Friday, 25 June 2010

Afghan surge is failing

The sacking of the head of US forces in Afghanistan by President Obama is not just about his irreverence towards his superiors. It reflects a much deeper crisis of US policy in Afghanistan. General McCrystal was the architect of the shift in US counter insurgency strategy towards clearing large areas of Taliban control and building up civic institutions and local government. The hope was that when local Afghan institutions took root they would keep insurgent forces at bay sufficient for NATO troops to start a gradual withdrawal.

Despite the hype at the time of its launch, and flawed comparisons with the so-called 'success' of the Iraq surge, it is clear now that McCrystal's strategy is simply not working. Take the case of the city of Majra, designed to be a showcase for the success of the new policy. Except it isn't. Despite saturating this small city (pop. 35,000) with 15,000 NATO troops, that's one soldier for every two civilians, (according to US counter-insurgency strategy, one soldier for every 50 civilians should suffice) NATO were unable to clear it of Taliban influence. McCrystal was forced to admit as much when he described Majra as 'a bleeding ulcer'. And if NATO forces cannot take a city of 35,000, imagine what will happen if they try and take a city like Kahandar (pop. 331,000) in the middle of Taliban heartland. Not surprisingly, after the failure in Majra, plans to start the offensive in Kandahar have now been put back to September.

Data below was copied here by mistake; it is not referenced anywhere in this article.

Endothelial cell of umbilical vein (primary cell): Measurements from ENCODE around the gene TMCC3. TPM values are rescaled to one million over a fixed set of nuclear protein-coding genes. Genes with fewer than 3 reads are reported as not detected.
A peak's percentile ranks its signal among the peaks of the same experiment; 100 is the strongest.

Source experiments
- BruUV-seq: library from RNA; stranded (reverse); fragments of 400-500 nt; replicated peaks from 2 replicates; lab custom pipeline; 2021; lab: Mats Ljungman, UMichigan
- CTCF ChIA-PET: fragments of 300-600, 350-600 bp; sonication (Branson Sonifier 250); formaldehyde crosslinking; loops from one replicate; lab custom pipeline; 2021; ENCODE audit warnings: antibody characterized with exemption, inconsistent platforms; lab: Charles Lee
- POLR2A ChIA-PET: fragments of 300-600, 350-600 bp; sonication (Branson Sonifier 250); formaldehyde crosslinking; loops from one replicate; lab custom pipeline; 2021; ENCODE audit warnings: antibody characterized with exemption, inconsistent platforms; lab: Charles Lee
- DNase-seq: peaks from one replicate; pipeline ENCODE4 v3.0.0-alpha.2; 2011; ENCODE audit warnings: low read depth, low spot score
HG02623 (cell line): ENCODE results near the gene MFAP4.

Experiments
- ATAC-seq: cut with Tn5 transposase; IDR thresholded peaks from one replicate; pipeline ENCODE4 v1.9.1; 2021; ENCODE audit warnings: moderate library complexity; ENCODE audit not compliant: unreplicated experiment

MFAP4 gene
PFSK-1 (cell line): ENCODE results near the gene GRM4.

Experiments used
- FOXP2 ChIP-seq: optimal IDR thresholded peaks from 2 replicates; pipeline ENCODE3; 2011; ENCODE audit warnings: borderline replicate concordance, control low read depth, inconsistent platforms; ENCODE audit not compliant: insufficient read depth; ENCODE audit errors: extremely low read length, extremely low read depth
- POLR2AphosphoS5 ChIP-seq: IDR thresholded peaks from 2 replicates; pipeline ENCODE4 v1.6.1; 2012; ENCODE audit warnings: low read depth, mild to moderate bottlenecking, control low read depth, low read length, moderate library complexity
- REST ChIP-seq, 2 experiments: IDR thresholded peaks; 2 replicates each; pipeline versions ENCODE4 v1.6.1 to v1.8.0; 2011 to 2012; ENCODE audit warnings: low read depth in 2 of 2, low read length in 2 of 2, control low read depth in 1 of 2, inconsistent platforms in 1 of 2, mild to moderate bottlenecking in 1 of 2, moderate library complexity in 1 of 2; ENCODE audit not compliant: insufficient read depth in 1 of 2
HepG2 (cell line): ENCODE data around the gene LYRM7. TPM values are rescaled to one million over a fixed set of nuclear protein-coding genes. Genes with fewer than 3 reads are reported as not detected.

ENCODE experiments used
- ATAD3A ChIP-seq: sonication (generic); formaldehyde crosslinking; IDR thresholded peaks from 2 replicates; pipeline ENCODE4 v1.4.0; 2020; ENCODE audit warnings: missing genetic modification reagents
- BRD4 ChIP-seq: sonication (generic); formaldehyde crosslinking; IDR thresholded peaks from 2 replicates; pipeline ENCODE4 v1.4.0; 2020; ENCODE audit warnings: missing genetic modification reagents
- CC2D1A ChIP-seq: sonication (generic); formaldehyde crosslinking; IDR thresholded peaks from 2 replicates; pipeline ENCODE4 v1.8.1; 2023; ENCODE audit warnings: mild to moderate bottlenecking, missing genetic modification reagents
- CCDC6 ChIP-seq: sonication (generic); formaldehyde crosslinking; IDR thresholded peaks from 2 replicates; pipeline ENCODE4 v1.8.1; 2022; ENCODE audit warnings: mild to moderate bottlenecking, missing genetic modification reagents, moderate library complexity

But even if NATO are successful in the cities, only 10% of the population live in those cities, and half of that figure live in Kabul. Afghanistan is a very large country and as the Russians discovered controlling the cities does not guarantee anything. Insurgent forces can easily maintain their campaigns of resistance for years from the rural areas. And if the US change of strategy really is based on the example of Iraq, then God help all involved. Iraq was a 'success' first and foremost because the Sunnis, who were dominant in the insurgency, were literally ethnic cleansed from Baghdad. Plus, Iraq is an industrialised society, with a highly educated population and a history of local governance. None of factors apply in Afghanistan. The biggest ethnic group is the Pashtuns, where support for the insurgency is strongest, and most of the population is illiterate. Imagine trying to contstruct an army, police force, civil service and other forms of governance when most people cannot read.

What Afghanistan needs is a period of prolonged peace so that stability can ensue and the country rebuild and repair. That will not happen as long as large sections of the population perceive foreign troops as occupiers. And with the next stage of the war in Afghanistan set to be even more bloody, we can be sure it will only fuel opposition to the occupation. Current strategy is Afghanistan is doomed to failure. Why should more British soldiers, and Afghanis, die because of it?